- Nuclear Accident in Illinois; Guards say Shelter in Place; Honeywell it all Stayed on Site
- Reports Differ on Injuries at Metropolis Nuclear Plant Following Leakage of Uranium Hexafluoride
- OP-ED: Break-ups, Rejections and School Shootings: Educate Youth for Resiliency
- City Hall Trick or Treat
- Honeywell, NRC Dispute Report of College Students Operating Nuclear Plant; HNN Source Alleges Book Trained Replacement Workers Operated Plant
- CARIBBEAN VIEW: Not only cricket but West Indian self-worth at stake
- Over the Highway and to the Trench Contaminated Huntington Materials Exposed Many
- MILITARY-INDUSTRIAL COMPLEX: Defense Dept. Contracts for Oct. 29, 2014
- Huntington Judge Added to Dancing with Pros
- New Gaming Arcade Business Opening in Downtown Huntington
Texas City "Y" Response Area Command: Update 12: Response efforts continue on South Matagorda Island, Mustang Island and Padre Island National Seashore
Incident Commander Randal S. Ogryzdiak, Jimmy Martinez of the Texas General Land Office, and Jim Guidry, Vice-President of Kirby Inland Marine, Dr. Jonathan Huss of the Texas Department of Health Services, and Bob Haueter, representing U.S. Representative Blake Farenthold, gave opening remarks which were followed by a question and answer session. Topics addressed include environmental impacts, the status oyster harvesting in area bays, wildlife impacts, employment opportunities and the possible duration of clean-up activities.
The meeting was arranged by the Port O’Connor Chamber of Commerce and Calhoun County Commissioners.
Approximately 200 local residents attended the 90 minute meeting. “Last night’s meeting was a good opportunity to hear the concerns of the community and to address those concerns face to face,” said Kirby’s Jim Guidry. “We realize this incident has been a disruption and that people have genuine concerns about how it has, or may impact them. We needed this time to hear their voices and to give them the facts about what we’re doing to protect the environment and their way of life.”
Unified Command officials have pledged to accelerate and improve communication with local residents, including providing additional outreach in Spanish. The Texas Department of Health Services is re-releasing its English language fact sheet on algae-related bay closings and distributing it to area residents in Spanish.
Also on Thursday, response crews consisting of 465 clean-up contractors continued their work along impacted sections of Mustang and South Matagorda Islands and Padre Island National Seashore. A total of 188,850 pounds of oiled materials has now be collected from impacted shoreline, including 93,550 pounds from Matagorda Island, 90,775 pounds from Mustang Island and 4525 pounds from the Bob Hall pier area.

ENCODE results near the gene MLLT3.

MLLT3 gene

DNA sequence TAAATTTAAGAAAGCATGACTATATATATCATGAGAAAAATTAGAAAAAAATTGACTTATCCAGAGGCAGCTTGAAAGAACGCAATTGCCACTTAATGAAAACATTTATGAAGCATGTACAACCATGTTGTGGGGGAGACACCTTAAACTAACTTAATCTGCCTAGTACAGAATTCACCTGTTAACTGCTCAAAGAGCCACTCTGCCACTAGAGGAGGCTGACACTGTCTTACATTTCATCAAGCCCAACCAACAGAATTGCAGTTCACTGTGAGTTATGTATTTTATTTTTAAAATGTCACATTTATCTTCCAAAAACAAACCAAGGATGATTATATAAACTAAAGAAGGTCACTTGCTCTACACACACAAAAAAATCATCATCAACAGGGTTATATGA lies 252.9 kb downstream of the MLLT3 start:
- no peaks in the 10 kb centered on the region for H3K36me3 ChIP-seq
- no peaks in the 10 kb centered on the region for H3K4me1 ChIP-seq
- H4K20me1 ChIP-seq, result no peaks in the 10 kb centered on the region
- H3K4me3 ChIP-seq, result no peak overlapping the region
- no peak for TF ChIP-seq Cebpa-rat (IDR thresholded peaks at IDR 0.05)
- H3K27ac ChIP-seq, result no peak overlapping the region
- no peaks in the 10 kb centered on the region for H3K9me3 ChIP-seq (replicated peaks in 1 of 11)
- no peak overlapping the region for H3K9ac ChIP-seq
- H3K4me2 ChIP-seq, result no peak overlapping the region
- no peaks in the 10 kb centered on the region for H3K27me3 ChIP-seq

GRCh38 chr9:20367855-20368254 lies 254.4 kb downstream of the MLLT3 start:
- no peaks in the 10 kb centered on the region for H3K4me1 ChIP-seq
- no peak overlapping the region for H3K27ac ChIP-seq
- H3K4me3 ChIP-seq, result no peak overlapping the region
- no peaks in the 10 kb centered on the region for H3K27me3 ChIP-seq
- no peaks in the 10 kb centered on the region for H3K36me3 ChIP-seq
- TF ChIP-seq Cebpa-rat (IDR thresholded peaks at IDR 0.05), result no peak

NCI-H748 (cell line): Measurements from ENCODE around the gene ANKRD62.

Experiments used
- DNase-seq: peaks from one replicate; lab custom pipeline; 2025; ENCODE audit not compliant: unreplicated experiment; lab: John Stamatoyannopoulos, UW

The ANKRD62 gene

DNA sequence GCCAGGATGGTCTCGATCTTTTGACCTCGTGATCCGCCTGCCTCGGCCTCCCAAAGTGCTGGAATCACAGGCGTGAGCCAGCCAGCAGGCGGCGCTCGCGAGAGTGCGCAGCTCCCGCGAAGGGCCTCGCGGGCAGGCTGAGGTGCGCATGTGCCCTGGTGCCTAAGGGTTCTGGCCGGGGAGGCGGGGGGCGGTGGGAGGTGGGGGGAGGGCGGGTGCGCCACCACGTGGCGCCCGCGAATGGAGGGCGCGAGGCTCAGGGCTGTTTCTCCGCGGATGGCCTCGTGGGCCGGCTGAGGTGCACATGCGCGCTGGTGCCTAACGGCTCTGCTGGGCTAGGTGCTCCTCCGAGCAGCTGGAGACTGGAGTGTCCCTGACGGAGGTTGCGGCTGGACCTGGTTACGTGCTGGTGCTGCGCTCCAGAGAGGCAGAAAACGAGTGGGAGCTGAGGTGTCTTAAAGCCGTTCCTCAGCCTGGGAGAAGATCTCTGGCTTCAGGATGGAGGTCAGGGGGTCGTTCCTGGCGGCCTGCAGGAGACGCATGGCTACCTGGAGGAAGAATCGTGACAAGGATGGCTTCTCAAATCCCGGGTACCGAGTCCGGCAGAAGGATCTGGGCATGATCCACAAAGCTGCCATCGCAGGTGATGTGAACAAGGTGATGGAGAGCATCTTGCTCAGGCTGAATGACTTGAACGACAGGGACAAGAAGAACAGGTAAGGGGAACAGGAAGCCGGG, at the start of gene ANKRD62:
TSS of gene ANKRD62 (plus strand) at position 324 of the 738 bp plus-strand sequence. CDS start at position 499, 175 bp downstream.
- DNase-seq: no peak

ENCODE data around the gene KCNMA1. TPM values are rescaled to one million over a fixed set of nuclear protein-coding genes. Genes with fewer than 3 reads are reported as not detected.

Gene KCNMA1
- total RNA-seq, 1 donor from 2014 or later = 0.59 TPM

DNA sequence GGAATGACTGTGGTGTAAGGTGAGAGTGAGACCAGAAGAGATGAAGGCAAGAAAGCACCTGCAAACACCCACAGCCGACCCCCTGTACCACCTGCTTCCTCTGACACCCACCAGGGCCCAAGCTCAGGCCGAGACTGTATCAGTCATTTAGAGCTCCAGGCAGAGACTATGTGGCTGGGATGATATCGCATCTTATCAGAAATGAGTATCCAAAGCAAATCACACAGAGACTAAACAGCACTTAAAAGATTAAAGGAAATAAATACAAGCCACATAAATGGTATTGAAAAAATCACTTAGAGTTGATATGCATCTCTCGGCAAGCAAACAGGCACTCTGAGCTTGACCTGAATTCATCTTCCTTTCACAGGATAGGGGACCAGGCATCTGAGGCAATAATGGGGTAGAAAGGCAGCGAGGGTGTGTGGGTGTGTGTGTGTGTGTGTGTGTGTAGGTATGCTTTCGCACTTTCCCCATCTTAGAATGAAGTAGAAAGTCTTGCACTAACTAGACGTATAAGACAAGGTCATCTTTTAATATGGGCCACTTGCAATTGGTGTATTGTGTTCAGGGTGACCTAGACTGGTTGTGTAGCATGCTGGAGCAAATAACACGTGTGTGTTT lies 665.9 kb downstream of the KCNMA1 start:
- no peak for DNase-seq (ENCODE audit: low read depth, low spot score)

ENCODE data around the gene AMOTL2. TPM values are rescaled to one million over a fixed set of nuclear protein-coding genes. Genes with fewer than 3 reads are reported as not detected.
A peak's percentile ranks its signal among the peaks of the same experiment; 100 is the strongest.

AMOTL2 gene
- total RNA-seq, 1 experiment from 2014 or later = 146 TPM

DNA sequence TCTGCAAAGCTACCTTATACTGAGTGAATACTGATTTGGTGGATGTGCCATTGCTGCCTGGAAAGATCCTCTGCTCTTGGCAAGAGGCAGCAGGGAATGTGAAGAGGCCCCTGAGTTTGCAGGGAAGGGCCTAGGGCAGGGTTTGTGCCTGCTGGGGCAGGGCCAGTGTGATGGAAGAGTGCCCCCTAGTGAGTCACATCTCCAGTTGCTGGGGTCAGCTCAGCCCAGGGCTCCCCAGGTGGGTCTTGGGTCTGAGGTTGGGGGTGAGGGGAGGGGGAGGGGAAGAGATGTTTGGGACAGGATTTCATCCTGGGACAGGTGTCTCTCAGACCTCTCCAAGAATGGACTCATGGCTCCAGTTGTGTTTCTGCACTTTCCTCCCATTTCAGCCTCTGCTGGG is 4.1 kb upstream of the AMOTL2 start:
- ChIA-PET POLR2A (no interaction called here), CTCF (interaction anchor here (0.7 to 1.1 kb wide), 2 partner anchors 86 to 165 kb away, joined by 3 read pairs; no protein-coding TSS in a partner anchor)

This morning, Friday, April 4, 2014, response teams began to stage light mechanical equipment onto South Matagorda to help expedite clean-up operations ahead of the expected migration of Kemp’s Ridley sea turtles which use the island for nesting grounds from April through July. All response activities on these islands are being conducted with the highest sensitivity to the fragile environment while maximizing efforts to remove oiled sand and oiled debris.
Matagorda Island and the southeast Texas coastline are especially important to migrating birds. This time of year is peak migration with a diversity of birds feeding on the shorelines and roosting in the dunes. Unified Command has made the restoration of these beaches for the benefit of wildlife a top priority and are working closely with federal and state wildlife agencies.
Wildlife officials updated information on deceased birds and other wildlife on Friday morning. In the Matagorda, Mustang and North Padre areas 77 deceased birds have been recovered. Two birds were being stabilized at the rehabilitation facility in Port O’Connor, for ultimate transport to a similar facility in Baytown for additional treatment. Locally, officials also report that 9 deceased dolphins and 8 sea turtles have also been recovered.
It is unclear whether these deaths are directly related to the oil. Tests to make that determination will take several weeks. Throughout the day wildlife experts from Texas Parks and Wildlife and U.S. Fish and Wildlife were also engaged in monitoring Whooping Crane and other endangered species habitats. There are no reports of impacts on these species.
Persons who observe any impacted wildlife should not attempt to capture or handle them but are urged to call 888-384-2000.
Residents, tourists and others who may observe tar balls are urged to refrain from attempting their own clean-up activities and are asked to call the National Response Center at 1-800-424-8802 to report the exact locations of any sightings. Persons who may be physically impacted by the oil should take quick action to wash the affected area with soap and warm water. The public is discouraged from accessing Matagorda Island until the Unified Command announces that response operations are complete.
County and city officials, their Emergency Management Coordinators, and port officials and state agencies will continue to exchange information through daily stakeholder telephone briefings.
The Kirby Inland Marine claims line is available to persons who may have questions regarding personal impacts from the incident. The number is 855-276-1275. Please note that a previously published number is no longer operational.
For more information, contact the Matagorda Bay joint information center at 214-225-8007, or visitwww.texascityYresponse.com.
* * *For more information contact:
Matagorda Response JIC
Texas City "Y" Response Area Command
3674 W. Adams St.
Port O'Connor, TX 77982